Capstone is essentially finished. The project is done, the essays and journal have been turned in for better or worse. Only the hour where I present my project to my Committee is left. When I look back over the course of this project, I can’t even begin to describe the hours: writing, revision, ordering, re-revising, re-ordering; I can’t describe the doubt, the anxiety, the fear, but I can describe the euphoria. It’s done! I completed a poetry manuscript!
This is really huge for me. I’ve always been afraid to commit to a project, for fear that I’d fail. I have to admit that I’m afraid of a lot. I’m afraid of change; I’m afraid of letting go, and I’m definitely afraid to try sometimes. Fear does a lot of strange things to us. It can keep us paralyzed, standing still while opportunities continue to pass us by. Fear can keep us grounded while others are flying among the stars.
The last five years have been life-changing for me. Certain events, like having my kids, have brought earth-shattering change in both positive and negative ways. I’m certainly more apt to do battle over my kids; standing up for them has changed me from a passive person to an aggressive fighter. I’m more prone to emotion because of them. I’m also vulnerable to three tiny people who hold an enormous amount of power over me. Becoming a parent was rather eye-opening.
Other events, like deciding to finally go back to school, have brought nothing but joy. Yes, I’ve been slightly nuts, juggling the work with the kids, housework, and life, but I’ve also been working on a goal that I’ve had forever, which was to get my undergraduate degree. I’ve also been working on a much larger issue without even realizing it: fear. Every day, I’ve had to fight for what I wanted. I had to sit in classrooms with peers and professors I didn’t know. Being an adult student with younger peers was difficult at some points. I had to adapt to the environment without sacrificing who I was, and why I was there. I had to give speeches to earn my degree, something I’ve avoided more than spiders for the last ten years. I had to figure out what I really wanted out of my education, and commit to it with all of my drive and determination.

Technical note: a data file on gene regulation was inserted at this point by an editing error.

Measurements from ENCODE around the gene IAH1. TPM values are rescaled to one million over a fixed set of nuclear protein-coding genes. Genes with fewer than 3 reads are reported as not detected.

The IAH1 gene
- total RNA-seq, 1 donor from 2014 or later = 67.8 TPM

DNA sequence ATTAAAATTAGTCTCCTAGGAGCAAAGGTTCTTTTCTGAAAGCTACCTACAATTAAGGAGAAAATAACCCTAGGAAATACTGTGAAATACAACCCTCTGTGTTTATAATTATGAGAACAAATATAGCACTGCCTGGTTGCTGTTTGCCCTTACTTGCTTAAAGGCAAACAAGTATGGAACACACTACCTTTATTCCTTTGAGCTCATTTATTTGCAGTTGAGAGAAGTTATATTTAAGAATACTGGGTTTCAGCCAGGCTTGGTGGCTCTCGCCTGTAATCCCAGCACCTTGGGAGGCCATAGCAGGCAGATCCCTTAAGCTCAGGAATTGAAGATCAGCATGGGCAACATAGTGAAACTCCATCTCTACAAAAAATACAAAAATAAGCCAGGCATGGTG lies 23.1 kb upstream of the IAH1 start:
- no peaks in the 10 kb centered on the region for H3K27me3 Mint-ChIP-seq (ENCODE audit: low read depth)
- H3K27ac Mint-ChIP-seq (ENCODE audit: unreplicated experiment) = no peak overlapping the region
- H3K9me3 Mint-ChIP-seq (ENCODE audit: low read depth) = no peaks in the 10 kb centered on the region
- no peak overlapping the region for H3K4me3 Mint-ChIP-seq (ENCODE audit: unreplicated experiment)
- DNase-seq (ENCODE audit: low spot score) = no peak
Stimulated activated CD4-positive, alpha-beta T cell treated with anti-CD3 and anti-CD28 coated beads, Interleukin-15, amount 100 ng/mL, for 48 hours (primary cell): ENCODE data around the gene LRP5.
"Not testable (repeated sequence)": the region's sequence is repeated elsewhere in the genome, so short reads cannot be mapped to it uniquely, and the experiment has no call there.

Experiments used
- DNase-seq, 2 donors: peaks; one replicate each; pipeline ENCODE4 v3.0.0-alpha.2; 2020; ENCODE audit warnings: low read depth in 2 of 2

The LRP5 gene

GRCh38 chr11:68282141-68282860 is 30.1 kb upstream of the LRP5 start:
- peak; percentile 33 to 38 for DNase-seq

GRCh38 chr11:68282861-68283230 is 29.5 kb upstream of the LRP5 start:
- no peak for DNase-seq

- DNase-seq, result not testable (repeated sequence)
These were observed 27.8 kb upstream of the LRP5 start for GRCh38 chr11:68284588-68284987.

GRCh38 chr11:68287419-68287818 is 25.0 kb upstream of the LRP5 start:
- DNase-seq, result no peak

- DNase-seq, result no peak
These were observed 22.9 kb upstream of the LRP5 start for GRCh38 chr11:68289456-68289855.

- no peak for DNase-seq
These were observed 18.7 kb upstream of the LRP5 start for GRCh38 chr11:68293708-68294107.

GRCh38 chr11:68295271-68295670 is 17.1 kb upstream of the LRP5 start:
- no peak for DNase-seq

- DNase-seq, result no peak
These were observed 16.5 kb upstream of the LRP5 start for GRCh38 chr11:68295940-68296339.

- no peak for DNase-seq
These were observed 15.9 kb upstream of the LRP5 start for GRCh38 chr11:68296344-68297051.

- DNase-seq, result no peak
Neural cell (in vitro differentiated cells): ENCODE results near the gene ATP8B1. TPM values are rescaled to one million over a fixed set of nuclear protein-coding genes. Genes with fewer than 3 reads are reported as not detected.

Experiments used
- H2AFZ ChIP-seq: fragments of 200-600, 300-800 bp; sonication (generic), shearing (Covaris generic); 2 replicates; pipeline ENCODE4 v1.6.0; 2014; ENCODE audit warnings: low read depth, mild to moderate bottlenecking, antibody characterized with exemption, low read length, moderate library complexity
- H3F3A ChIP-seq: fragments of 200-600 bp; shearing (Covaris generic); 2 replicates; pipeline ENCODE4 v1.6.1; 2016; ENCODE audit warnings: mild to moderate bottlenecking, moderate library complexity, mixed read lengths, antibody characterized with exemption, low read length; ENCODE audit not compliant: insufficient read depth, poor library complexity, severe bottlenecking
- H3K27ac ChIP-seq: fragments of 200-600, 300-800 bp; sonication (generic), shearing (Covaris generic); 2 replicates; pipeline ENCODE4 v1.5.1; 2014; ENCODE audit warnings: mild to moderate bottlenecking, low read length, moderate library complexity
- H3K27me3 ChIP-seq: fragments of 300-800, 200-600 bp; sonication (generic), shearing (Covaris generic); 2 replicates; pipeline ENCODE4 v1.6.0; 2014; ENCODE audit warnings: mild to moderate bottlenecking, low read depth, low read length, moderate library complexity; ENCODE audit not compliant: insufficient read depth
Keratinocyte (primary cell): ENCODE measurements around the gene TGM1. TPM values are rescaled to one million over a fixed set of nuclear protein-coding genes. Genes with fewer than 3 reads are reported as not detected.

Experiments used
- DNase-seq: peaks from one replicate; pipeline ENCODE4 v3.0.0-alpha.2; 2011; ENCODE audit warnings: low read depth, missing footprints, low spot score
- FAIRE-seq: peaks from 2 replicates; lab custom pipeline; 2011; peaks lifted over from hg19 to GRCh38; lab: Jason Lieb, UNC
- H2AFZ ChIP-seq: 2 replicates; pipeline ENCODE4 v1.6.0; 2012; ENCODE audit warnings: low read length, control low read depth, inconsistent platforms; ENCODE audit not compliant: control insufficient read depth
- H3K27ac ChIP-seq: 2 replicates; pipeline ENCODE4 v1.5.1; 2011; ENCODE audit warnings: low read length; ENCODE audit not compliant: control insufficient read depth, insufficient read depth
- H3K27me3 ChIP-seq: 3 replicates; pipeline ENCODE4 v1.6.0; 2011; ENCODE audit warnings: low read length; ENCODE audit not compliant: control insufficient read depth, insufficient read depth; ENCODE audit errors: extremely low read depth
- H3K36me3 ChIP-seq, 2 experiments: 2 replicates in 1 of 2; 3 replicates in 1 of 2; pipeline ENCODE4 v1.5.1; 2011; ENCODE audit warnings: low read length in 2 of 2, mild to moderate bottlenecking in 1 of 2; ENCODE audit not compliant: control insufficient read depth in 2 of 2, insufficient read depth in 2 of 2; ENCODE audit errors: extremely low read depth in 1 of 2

The whole time, I was conquering fears and I didn’t even know it. During the whole process, I came to realize that I was so afraid of being good at something that I spent my whole life not trying anything. I was so afraid that I really was a worth-while person that I let myself be that unlikable person my family always made me feel like. I was so busy protecting myself that I never really let anyone in. I will never forget the person that told me I could be anyone I wanted, that the past did not dictate my future. Thanks, Trace, I’ll always be grateful.
When I was writing my presentation for Capstone, I couldn’t help but marvel at the changes in me, not only over the past semester, but over the course of the last few years. I’m smarter, certainly, but I’m stronger. I’m stronger because I faced a lot of fear and shot it down. My determination and grit got me through. I am worth more than I ever let myself feel.
The other day, I got my cap and gown for graduation. It felt surreal, but so damn good! I made it. I’m graduating. I’m headed to graduate school, even won a scholarship. I didn’t do it alone though. I have three kids who have sacrificed just as much as I have; the time away was just as hard on them as it was on me. My in-laws have also given up their time, and re-arranged their schedules to coordinate with mine. There are no words to express the gratitude I have toward them. When I walk at graduation, I’m going to look out into that audience and meet the eyes of my family, and know that the moment is just as important to them as it is to me. My kids will remember that day. Hopefully, it’s something they strive for, free of fear.